Shocking, stunning victory: Mehlville community OKs Prop R with nearly 73 percent of the vote

Trakas works polls against Mehlville’s tax-rate increase

Mehlville School District residents celebrate the historic passage of Proposition R at a victory party at Andre's South last week. Reacting to the news that Prop R passed with nearly 73 percent of the vote, from left, are: Bernard Middle School eighth-grader Samantha Gindler, Oakville Elementary School parent Jane Kolb and Kimberly Hanan-West, who led the Mehlville-Oakville United Committee that promoted passage of the measure.

Mehlville School District residents celebrate the historic passage of Proposition R at a victory party at Andre’s South last week. Reacting to the news that Prop R passed with nearly 73 percent of the vote, from left, are: Bernard Middle School eighth-grader Samantha Gindler, Oakville Elementary School parent Jane Kolb and Kimberly Hanan-West, who led the Mehlville-Oakville United Committee that promoted passage of the measure.

By Gloria Lloyd

In a historic victory that shocked even those who expected it to pass, the Mehlville School District community approved Proposition R last week with nearly 73 percent of the vote.

The 49-cent tax-rate increase passed on a one-issue ballot Nov. 3 with 17,905 “yes” votes — 72.53 percent — and 6,783 “no” votes — 27.47 percent — according to unofficial results from the county Board of Election Commissioners.

Campaign organizer Kimberly Hanan-West said through tears at the victory party at Andre’s South, “We didn’t just pass Prop R — we changed the culture of this community.”

Oakville Elementary Principal Chad Dickemper called the nearly 3-to-1 landslide the “Mehlville Miracle.” Prop R is historic in more ways than one — it is Mehlville’s first tax-rate increase in 15 years, with the largest margin of victory since 1984.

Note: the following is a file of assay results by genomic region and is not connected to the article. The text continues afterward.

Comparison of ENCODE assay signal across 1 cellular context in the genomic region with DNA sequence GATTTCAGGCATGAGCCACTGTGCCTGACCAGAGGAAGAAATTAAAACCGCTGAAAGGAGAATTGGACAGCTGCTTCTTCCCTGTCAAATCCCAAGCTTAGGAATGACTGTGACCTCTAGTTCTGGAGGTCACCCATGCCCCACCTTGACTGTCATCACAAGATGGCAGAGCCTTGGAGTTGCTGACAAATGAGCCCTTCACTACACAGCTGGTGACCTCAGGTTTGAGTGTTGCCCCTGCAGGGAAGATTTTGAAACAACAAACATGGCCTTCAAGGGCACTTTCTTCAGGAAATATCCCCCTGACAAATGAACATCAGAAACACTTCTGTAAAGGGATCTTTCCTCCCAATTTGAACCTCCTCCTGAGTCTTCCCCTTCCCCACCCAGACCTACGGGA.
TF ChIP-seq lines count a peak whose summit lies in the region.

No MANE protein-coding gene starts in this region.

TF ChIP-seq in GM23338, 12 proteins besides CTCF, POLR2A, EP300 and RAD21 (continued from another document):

The district only keeps records dating back to 1970, and in the 45 years leading up to Prop R, no tax-rate increases for operations ever broke the 60-percent mark. Two-thirds of voters rejected the last two tax-hike attempts, in 2006 and 2010.

Board member Lori Trakas was the sole dissent on the 5-1 vote to place Prop R on the ballot Aug. 17. Jamey Murphy was absent due to a work commitment.

In an unusual move for a sitting board member, Trakas worked the polls against Prop R the day of the election, according to a Facebook post by former board member Drew Frauenhoffer. Trakas was unavailable for comment before the Call’s press time.

But last week’s margin of victory ends detractors’ ability to criticize current district officials for decisions made by long-gone board members and administrators, the “ghosts of Mehlville past,” board President Venki Palamand told the Call.

“The past is truly the past, and the voters are ready to move forward toward a brighter future,” he said. “It’s morning in the Mehlville-Oakville community.”

Prop R stands for Restore, and the campaign committee, Mehlville-Oakville United, or MOU, maintains that the future of the district, its education and residents’ property values hinge on its $8.3 million in additional annual revenue.

Without Prop R, Mehlville faced a “financial cliff,” Superintendent Chris Gaines said — cuts of up to $5 million to an already-lean budget, on top of the $3 million that went into effect this year.

Gaines, who came to Mehlville from Wright City July 1, said in his victory speech that he will seek suggestions from the public on how to save money just as he would if he had to slash programs — but with Prop R’s passage, he can focus on saving, not cutting.

“We’re going to show the community that we’re going to spend the resources they give us effectively and efficiently on behalf of the 10,500 kids and 1,300 employees that come through our doors every day,” he said. “And those employees spend their money locally — the district is an economic driver for the community. It has been, and it will continue to be.”

With a historic win at the polls only three months into his tenure as superintendent, Gaines ended the night with his own version of a “mic drop.”

“If this was a concert, I’d just grab the mic, say, ‘Thank you,’ drop it and walk away,” he said.

Both MOU and the group that led the campaign against Prop R, Secure Mehlville Oakville Future, were active on social media — a key factor in the nearly 40-percent voter turnout, Palamand said.

Secure MO Future’s Linda Bowen posted a flurry of videos and updates to Facebook the days before the election, including an open letter from Trakas asking residents to vote against Prop R. In a statement on its website, Secure MO organizers said they see positives in the defeat.

“Although our opposition to the tax increase failed, it was hugely successful in engaging the community and drawing attention to the need for improvement in the district,” the group wrote. “For that we are very pleased.”